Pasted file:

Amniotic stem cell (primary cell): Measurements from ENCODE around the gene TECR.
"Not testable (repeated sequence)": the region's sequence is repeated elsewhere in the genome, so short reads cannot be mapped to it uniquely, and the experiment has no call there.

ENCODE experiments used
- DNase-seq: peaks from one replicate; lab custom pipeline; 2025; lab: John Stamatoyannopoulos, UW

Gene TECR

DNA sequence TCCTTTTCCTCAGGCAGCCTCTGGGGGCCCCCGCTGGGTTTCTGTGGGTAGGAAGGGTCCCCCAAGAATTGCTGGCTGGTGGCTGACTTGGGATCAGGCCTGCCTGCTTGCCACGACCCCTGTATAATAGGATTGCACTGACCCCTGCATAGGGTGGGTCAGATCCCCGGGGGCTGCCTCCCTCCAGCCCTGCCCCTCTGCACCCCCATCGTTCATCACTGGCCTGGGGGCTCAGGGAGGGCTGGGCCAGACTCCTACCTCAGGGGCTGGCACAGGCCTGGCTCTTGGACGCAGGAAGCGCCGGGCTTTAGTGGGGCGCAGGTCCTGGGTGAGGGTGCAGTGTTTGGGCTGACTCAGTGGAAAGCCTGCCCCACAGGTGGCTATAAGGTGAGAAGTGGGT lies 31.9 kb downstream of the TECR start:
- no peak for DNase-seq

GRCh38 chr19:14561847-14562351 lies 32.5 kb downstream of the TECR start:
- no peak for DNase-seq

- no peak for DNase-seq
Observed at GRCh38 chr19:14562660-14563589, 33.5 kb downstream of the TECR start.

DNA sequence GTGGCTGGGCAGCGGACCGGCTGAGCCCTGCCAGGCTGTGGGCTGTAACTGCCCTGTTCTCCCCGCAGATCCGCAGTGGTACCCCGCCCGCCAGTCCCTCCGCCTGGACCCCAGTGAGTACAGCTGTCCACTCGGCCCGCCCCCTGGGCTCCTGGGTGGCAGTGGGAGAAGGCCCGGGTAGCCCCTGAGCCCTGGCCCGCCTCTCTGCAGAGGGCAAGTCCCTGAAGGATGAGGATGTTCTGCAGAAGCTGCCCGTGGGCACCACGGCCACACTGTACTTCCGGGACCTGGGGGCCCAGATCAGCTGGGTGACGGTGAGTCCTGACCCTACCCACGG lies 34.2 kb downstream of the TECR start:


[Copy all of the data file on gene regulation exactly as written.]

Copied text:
Amniotic stem cell (primary cell): Measurements from ENCODE around the gene TECR.
"Not testable (repeated sequence)": the region's sequence is repeated elsewhere in the genome, so short reads cannot be mapped to it uniquely, and the experiment has no call there.

ENCODE experiments used
- DNase-seq: peaks from one replicate; lab custom pipeline; 2025; lab: John Stamatoyannopoulos, UW

Gene TECR

DNA sequence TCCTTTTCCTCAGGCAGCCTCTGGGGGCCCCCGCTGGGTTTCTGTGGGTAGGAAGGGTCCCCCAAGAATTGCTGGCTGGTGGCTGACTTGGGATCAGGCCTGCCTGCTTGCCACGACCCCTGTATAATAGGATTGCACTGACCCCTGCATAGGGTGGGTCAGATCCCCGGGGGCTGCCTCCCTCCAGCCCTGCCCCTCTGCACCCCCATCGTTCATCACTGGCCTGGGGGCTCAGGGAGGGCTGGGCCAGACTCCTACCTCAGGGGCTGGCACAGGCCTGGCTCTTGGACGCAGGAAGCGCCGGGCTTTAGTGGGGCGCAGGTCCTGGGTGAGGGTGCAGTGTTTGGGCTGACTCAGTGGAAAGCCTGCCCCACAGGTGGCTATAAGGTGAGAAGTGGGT lies 31.9 kb downstream of the TECR start:
- no peak for DNase-seq

GRCh38 chr19:14561847-14562351 lies 32.5 kb downstream of the TECR start:
- no peak for DNase-seq

- no peak for DNase-seq
Observed at GRCh38 chr19:14562660-14563589, 33.5 kb downstream of the TECR start.

DNA sequence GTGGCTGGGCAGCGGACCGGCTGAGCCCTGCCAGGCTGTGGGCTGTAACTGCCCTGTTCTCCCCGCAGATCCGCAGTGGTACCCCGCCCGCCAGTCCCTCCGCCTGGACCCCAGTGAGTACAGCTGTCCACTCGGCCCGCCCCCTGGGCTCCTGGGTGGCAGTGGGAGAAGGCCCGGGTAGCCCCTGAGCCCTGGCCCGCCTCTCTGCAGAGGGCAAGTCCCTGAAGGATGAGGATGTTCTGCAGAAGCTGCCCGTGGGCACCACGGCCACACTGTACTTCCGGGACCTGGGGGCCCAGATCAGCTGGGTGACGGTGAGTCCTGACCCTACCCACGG lies 34.2 kb downstream of the TECR start: